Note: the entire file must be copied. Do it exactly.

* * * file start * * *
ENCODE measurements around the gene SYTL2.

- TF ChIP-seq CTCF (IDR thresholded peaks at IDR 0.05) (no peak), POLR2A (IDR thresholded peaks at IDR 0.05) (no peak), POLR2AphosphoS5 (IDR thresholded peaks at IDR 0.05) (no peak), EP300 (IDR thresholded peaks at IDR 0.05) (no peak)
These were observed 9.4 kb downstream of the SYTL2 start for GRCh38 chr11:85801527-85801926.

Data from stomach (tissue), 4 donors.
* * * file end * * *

ENCODE measurements around the gene SYTL2.

- TF ChIP-seq CTCF (IDR thresholded peaks at IDR 0.05) (no peak), POLR2A (IDR thresholded peaks at IDR 0.05) (no peak), POLR2AphosphoS5 (IDR thresholded peaks at IDR 0.05) (no peak), EP300 (IDR thresholded peaks at IDR 0.05) (no peak)
These were observed 9.4 kb downstream of the SYTL2 start for GRCh38 chr11:85801527-85801926.

Data from stomach (tissue), 4 donors.